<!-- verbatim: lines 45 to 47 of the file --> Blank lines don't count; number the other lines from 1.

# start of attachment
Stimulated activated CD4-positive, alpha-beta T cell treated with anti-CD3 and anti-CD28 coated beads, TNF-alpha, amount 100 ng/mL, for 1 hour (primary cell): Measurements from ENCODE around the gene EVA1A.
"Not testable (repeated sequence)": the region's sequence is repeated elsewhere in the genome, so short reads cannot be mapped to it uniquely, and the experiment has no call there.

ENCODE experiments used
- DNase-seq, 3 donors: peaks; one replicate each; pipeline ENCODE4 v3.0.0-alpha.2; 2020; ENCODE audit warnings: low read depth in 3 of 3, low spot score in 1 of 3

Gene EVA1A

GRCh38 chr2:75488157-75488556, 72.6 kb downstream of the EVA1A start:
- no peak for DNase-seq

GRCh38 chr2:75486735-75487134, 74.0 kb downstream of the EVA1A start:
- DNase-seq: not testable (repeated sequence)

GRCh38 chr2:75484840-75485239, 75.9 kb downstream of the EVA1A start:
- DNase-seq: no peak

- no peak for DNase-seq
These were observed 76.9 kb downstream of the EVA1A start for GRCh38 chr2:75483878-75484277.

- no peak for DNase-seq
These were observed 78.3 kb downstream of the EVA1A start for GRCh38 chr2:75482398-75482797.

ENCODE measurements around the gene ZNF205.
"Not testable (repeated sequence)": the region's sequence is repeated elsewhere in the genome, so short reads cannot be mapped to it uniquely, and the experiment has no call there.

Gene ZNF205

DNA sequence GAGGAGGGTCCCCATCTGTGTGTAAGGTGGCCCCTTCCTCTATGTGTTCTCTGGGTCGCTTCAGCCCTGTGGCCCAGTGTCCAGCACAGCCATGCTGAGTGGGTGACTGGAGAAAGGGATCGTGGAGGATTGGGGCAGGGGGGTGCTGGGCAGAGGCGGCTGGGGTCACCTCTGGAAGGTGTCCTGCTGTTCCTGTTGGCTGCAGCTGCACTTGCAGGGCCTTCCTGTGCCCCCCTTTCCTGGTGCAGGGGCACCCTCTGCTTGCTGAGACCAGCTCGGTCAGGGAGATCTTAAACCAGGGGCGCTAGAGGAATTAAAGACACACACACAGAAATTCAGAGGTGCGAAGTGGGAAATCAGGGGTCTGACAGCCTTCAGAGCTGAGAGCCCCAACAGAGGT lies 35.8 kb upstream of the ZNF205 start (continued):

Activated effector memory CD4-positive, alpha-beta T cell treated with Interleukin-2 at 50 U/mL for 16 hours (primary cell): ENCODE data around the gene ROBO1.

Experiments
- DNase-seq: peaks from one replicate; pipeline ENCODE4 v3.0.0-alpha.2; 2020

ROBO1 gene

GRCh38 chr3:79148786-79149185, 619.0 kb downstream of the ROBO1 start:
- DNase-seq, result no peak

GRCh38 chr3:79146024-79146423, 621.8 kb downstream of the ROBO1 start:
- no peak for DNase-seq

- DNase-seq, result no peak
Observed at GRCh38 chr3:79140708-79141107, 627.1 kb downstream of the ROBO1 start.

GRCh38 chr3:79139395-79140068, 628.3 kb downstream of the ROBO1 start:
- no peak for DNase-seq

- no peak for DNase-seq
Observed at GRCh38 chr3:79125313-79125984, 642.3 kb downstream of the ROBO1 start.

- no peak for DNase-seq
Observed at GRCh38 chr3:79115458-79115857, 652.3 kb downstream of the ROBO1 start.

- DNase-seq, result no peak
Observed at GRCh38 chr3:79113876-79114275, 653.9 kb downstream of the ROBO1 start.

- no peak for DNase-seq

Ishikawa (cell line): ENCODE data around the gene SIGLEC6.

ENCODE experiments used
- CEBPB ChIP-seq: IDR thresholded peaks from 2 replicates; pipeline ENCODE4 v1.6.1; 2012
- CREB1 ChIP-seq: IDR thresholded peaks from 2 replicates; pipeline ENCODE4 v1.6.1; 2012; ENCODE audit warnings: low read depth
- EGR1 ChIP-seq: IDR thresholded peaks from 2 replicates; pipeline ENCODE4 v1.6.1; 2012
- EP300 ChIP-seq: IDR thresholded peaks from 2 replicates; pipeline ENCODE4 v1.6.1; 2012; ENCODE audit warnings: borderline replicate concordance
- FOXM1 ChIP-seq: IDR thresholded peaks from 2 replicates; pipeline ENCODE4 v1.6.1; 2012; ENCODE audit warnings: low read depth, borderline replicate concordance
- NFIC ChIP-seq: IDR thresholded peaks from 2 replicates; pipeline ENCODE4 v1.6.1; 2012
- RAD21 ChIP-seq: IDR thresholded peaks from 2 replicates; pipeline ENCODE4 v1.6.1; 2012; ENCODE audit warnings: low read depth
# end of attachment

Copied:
- FOXM1 ChIP-seq: IDR thresholded peaks from 2 replicates; pipeline ENCODE4 v1.6.1; 2012; ENCODE audit warnings: low read depth, borderline replicate concordance
- NFIC ChIP-seq: IDR thresholded peaks from 2 replicates; pipeline ENCODE4 v1.6.1; 2012
- RAD21 ChIP-seq: IDR thresholded peaks from 2 replicates; pipeline ENCODE4 v1.6.1; 2012; ENCODE audit warnings: low read depth